Sam Zemurray, who I knew as “Uncle Sam,” was the uncle of my mother’s husband and took us to Cuba and Guatemala when I was a youngster, and I remember him as a very righteous and kindly man. He went out of his way to treat people graciously and generously.The first memory I have of him was when he sat me on his lap, saying, as closely as I am able to paraphrases his words, “Boy,” he called me, “They all say its about money but it’s not about money. What is important is making sure that there is enough food to eat, that there are doctors, and hospitals to treat people who are sick, and railroads tho take sick people to the hospitals…” Why was he telling me this, I wondered. 

    I was just a little kid, I thought, and this tall, strange man that everyone treated with such deference and respect – not words I then had in my vocabulary, but that I recognize in retrospect. Looking back on the very first of what were to be many trips to Latin America. I knew he was someone special, but I didn’t know why. That he took time to talk to a shy young boy, later encouraged him to learn about radio electronics, and subsequently to travel and study, and to pursue a degree in political science and latin american studies at Stanford University I look back on now as I look bad at the formative experiences of my life And to travel the seas, working on the ships that he himself had traveled upon, had an effect I did not understand until much later.
    That these matters, food and medicine, building parks and conserving the art and culture of the indigenous,held his attention and were at the top of his priorities explains why he was loved and admired by so many. It is ironic that this reserved, self-taught intellectual now in the light of popular history is relegated to a category, the “robber barons” and exploiters who are responsible for the poverty of the many.My understanding is rather a different take on the problematic role of capital, creating wealth and building societies while having much trouble distributing that wealth in a manner  that is equitable and just while encouraging free expression and personal liberty. In sum, the dilemmas we continue to confront, a global problem not simply a pursuit of the “American Dream” but a worldwide situation that confronts a planet.The irony in the story of Samuel Zemurray is that this industrious fellow, of humble background yet high-minded and serious, a proponent of social democracy and philanthropy takes the “rap” so to speak, for the worst injustices and ills, while he himself strove to improve life not simply for himself, but for others around him.Of course he was highly aware of this paradox, a Jew and an “outsider,” he had to work in a climate where as new immigrant in America with a thick Russian (Yiddish-inflected) accent, mastering Spanish so to speak with his employees, dealing with the complicated affairs of life in New Orleans and Boston, the closed corporate world of the wealthy industrialists who saw him as a gatecrash or uninvited guest. He was a populist and progressive, out of what now could be termed a labor zionist tradition, befriended Ben Gurion and Chaim Weitzmann – who wrote of their friendship in his journals and autobiography – and exchanged dialog with Felix Frankfurter and Bernard Baruch, a firm supported of Franklin Roosevelt and the New Deal.He supported my interest in revolution and reform, encouraged me to go to Cuba and investigate the uprising against the government of Batista then growing on the island, and headed by a bearded young man hardly older than myself: Fidel Castro.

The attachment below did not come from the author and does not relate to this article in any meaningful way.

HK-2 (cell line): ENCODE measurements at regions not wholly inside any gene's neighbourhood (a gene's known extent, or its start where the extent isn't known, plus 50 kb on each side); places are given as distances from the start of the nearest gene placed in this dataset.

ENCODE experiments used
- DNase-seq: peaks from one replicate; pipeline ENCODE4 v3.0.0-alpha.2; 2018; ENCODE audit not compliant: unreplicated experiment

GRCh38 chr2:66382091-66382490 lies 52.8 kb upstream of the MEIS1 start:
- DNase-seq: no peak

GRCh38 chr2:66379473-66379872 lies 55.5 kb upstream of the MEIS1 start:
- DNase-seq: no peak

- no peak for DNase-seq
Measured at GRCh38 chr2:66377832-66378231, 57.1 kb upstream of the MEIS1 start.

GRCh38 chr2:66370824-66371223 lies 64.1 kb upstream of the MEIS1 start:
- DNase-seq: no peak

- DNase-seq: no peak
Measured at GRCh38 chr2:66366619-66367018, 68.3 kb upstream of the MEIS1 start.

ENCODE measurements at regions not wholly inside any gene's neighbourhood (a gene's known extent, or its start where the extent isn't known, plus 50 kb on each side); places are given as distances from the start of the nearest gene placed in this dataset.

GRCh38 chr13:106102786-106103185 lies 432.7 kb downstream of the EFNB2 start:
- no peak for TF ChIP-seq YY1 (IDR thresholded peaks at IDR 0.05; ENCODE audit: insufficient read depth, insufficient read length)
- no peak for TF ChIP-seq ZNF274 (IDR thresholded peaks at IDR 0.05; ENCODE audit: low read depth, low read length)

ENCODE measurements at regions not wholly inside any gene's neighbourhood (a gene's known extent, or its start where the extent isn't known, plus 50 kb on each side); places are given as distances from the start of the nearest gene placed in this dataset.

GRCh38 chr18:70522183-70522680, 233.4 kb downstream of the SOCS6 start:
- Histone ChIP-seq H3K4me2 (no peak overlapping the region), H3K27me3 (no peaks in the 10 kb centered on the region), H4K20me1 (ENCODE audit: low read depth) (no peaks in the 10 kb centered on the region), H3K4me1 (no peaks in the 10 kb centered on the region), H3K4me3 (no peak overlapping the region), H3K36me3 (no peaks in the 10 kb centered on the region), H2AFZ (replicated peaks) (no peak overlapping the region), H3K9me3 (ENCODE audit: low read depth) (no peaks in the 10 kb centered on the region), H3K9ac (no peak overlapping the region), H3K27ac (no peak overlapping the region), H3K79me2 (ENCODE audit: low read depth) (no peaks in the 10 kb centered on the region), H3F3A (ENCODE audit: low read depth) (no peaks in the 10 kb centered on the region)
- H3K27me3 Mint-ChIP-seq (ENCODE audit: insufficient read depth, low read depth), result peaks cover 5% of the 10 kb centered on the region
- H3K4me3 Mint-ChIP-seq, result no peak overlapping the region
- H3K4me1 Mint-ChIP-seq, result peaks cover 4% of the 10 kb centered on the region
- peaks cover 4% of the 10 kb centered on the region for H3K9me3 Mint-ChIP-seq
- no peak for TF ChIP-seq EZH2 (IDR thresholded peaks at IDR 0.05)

Woman caller is speaking about the horror and cruelty that we hear about in Latin America, and emotionally lashes out at the author. How can you be sympathetic with such a robber baron. It is fascinating how people are polarized and want to blame rather than understand both the complexity and nuances of human behavior. More to say but basically, that to shed light on the subject seems more constructive than to try to find blame.The United Fruit steamer that I embarked on from New Orleans to Havana had an earlier life, taking fleeing Jews from Europe to find safety and new lives in the New World. The tall, retiring Jewish Russian that I remember  was among the generation of my grandparents who came to this country to find a better life and to share what they could. Sam Zemurray gave back what he could, and the life of his only son, shot down in World War Two, was for him the ultimate sacrifice. 

    Michael Krasny speaks of movie materiel here, and I concur. Possibly an opera, I think how old Uncle Sam would chuckle at the thought!

    Peter Jacobson
    pjcjacobson@gmail.com

  • Ivandnav

    I agree with the caller. As a Latin American, I am very disturbed by the tone of the author. You can make say the same things about Adolf Hitler, but I doubt anyone would ever go on speaking so lightly and with such admiration of him or someone like Bin Laden. I’m sure those two were great guys to know and blah, blah, blah. Maybe Mr. Cohen doesn’t realize that he speaks from a position of privilege. He is insensitive and crude. I wonder how his tone and perspective would be different, had his parents and grandparent, and family continued to die and suffer from these colonialist monsters. The argument that it was the times and he was just doing what everyone else was doing is dumb. To use Hitler as an example again, he was doing what evil ruthless tyrants had been doing for centuries. He didn’t know anything else.
    He and others gave Jewish people a bad name in Latin America. There is a lot of anti-semitism there because of the suffering people have endured because of jerks like Zumurray. 
    I’m very disappointed in NPR for having such a horrible and insensitive show. Who’s next, some Klan sympathizing biographer? You should check out KPFA. They have a bit more integrity. You might learn something about journalism. I wish NPR was better because I love the weekend shows so much. Do you think Ira Glass would be so nice to or even have this Cohen guy on his show. No, I don’t think so. 

  • racumin

    Boo Forum!